Energy Project will develop a waste treatment facility using waste-to-energy technology and disposal infrastructure.
The Greater Malé and its neighbouring 32 outer islands in the Maldives suffer from severe environmental pollution and deteriorating livability due to inadequate collection and haphazard disposal of solid waste. The almost 850 tons of solid waste generated each day is dumped and burned on Thilafushi island. This dumpsite has no pollution control measures contaminating the surrounding environment and poses public health and environmental hazards. The Greater Malé Waste-to-Energy Project will establish a sustainable solid waste treatment and disposal facility including an electricity surplus energy recovery facility.
With its pristine beaches and clear blue water, Maldives is a popular tourist haven.
The country offers a diverse, unique culture and calm island living.
But the beauty and potential of this paradise is under threat from environmental degradation—and the strain of managing the almost 850 tons of waste generated from the Greater Malé area each day.
In 2018, Asian Development Bank (ADB) and the Government of Maldives started work on addressing this problem—with the Greater Malé Environmental Improvement and Waste Management Project.
The next phase of this work will construct a solid waste treatment facility under the Greater Malé Waste-to-Energy Project with ADB providing $73 million in loans and grants to the total project cost of $151 million.
Luca Di Mario, Urban Development Specialist, ADB (Project officer):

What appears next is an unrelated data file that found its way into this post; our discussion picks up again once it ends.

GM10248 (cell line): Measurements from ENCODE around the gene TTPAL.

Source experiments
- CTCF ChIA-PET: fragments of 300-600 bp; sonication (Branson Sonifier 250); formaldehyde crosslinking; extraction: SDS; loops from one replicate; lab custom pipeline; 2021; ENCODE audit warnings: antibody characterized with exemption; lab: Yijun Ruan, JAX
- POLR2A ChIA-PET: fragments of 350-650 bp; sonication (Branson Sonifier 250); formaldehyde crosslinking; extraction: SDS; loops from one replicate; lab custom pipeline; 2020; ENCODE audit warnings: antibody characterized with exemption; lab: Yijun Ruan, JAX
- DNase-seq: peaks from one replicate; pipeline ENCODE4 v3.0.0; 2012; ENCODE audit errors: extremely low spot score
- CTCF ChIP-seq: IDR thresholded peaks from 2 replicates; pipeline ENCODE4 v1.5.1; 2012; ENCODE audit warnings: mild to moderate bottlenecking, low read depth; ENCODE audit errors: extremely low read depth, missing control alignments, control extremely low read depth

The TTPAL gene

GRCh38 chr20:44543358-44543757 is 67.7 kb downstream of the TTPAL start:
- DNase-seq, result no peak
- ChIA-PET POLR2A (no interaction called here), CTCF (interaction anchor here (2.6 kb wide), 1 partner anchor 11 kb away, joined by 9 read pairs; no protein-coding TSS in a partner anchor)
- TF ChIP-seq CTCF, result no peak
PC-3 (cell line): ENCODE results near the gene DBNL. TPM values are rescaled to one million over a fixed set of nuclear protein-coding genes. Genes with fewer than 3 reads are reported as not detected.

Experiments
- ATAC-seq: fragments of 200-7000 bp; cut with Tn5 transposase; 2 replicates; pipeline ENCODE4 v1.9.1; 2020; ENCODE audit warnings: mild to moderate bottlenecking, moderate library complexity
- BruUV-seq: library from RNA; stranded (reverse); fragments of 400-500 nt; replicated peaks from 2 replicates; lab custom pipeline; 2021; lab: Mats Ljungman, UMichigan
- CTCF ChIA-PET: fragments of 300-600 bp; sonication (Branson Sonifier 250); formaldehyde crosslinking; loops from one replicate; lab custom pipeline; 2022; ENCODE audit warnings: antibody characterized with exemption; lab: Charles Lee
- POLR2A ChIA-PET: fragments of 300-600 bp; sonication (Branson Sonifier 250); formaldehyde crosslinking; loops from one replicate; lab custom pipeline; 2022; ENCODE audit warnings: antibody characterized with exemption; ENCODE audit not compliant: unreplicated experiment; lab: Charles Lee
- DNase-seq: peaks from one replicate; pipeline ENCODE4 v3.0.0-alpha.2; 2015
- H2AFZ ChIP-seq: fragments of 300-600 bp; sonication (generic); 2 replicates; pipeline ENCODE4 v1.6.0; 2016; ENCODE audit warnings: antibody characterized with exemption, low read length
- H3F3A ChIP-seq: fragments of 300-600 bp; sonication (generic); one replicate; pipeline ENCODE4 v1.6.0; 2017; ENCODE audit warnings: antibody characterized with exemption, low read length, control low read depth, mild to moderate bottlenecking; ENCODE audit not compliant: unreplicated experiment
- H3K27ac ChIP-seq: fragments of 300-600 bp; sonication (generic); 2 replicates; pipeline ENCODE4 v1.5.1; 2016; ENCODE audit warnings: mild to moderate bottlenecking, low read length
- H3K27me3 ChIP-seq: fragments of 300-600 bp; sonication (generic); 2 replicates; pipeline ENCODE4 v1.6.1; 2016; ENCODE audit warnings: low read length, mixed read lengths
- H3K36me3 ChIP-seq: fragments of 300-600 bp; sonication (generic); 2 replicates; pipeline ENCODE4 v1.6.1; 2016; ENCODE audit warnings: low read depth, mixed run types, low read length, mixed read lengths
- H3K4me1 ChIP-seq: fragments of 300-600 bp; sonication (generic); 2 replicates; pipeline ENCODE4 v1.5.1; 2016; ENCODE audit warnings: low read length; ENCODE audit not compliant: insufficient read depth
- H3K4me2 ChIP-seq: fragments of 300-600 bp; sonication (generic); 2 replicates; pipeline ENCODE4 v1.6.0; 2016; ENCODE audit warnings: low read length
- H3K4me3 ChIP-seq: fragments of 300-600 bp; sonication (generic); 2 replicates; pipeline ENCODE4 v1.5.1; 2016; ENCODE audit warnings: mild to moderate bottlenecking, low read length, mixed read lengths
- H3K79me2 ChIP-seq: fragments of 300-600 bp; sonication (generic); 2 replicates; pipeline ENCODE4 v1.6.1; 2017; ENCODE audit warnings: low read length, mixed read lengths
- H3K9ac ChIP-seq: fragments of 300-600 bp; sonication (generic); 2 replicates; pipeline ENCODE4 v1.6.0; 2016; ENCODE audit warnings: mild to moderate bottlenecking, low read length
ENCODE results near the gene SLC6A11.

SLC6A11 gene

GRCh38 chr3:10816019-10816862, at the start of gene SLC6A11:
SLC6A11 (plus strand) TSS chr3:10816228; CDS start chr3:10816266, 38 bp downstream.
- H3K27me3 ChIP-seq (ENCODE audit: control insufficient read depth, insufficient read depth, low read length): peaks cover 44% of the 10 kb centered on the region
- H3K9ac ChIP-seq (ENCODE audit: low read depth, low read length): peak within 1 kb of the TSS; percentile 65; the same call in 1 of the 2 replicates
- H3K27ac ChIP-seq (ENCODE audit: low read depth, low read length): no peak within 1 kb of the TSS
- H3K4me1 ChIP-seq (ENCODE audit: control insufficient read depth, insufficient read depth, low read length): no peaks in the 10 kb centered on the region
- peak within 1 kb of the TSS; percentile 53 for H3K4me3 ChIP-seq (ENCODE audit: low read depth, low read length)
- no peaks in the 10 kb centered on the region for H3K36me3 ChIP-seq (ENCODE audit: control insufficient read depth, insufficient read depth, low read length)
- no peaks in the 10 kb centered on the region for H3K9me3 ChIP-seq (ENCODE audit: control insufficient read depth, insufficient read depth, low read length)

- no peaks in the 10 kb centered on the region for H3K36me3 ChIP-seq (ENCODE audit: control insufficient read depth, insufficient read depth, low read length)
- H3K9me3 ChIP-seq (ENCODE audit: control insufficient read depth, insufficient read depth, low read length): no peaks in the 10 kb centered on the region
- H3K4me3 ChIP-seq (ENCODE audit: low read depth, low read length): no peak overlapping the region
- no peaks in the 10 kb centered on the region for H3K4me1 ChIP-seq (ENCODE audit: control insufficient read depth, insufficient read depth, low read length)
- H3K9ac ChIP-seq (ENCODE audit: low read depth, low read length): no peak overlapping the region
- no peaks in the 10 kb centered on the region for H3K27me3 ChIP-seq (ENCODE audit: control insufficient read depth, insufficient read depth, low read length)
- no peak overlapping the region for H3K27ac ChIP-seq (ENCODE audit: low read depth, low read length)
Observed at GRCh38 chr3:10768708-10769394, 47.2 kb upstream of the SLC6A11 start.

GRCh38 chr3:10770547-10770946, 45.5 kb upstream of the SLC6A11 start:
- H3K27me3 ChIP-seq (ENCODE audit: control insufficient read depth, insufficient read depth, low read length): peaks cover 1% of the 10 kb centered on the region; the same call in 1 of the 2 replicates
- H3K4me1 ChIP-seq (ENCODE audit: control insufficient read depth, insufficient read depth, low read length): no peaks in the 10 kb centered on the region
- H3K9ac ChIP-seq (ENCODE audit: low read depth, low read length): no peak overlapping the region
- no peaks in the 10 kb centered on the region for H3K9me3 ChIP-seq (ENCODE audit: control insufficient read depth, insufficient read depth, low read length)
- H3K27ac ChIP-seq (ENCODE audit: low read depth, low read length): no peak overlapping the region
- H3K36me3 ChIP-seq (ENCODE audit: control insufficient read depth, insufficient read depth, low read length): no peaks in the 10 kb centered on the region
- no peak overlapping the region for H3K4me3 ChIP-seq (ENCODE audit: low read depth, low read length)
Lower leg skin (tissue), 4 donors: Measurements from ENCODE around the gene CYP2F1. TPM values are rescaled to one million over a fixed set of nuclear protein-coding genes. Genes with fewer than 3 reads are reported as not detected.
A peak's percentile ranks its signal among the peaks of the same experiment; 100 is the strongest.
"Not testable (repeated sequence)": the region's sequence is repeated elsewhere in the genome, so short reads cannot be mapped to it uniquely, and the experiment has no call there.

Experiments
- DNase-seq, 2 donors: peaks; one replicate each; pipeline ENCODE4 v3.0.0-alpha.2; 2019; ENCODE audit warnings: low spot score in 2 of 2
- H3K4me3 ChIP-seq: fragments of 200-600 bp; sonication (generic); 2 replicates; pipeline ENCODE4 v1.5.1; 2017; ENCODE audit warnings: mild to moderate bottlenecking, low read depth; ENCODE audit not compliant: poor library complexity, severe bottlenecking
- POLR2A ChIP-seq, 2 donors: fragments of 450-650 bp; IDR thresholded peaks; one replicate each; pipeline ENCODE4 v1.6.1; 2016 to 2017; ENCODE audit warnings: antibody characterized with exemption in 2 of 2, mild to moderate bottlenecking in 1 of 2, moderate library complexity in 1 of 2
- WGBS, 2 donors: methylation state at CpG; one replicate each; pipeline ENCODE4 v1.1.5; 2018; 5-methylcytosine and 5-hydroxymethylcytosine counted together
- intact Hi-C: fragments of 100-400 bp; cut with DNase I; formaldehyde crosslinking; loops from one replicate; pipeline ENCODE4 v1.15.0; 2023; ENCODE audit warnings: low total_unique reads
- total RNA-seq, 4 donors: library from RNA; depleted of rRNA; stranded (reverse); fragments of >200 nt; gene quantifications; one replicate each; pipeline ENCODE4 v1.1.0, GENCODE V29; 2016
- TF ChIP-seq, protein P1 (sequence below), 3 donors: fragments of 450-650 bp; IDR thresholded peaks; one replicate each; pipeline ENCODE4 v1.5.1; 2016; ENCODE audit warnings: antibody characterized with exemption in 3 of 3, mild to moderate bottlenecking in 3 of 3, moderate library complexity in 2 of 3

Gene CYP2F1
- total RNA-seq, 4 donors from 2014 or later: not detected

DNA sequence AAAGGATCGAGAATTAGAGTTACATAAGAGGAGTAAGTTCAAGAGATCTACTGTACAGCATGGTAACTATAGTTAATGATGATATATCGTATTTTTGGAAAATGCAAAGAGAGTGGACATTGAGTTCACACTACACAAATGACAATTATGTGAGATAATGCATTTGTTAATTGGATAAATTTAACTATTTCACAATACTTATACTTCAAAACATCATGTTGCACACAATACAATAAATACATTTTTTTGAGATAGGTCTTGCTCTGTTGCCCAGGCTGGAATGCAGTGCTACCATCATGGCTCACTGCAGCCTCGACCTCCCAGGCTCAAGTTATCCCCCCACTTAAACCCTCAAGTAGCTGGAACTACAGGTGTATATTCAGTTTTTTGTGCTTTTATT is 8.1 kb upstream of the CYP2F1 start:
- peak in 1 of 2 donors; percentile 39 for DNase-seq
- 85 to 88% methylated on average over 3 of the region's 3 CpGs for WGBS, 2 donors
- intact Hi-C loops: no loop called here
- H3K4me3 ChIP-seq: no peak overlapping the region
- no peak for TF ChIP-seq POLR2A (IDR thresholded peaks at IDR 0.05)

The first is the development of a waste-to-energy treatment facility which will include a landfill for the safe disposal of process residues and this will be implemented with the design-build-operate contract with the long-term operations and maintenance period.
And this is to tap private-sector know-how inefficient design and sustainable operations.
This is very important because this is the first time this technology is used in the country.
The project will also strengthen the capacity of the Ministry of Environment and Environment Protection Agency to effectively supervise the operation and maintenance of the facilities.
The second output will basically build the institutional capacity to manage and supervise waste-to-energy plant performance and service provision.
The plant will adopt disaster and climate-resilient features to respond to future threats posed by climate change such as sea-level rise.
Ahmed Murthaza, Director General, Waste Management and Pollution Control Department:
The environmental integrity at a high level is an important factor for the economic development of the country and also social welfare, well-being of the population.
So this is one of the most important projects for the Government of Maldives in terms of tourism and also beneficial to the environment.
This is the first large-scale waste treatment facility in the Maldives, and it will be key to solve the solid waste problems of the Greater Malé region.
Providing sustainable solid waste management is a priority for the government and will ensure a clean, livable, and sustainable future.
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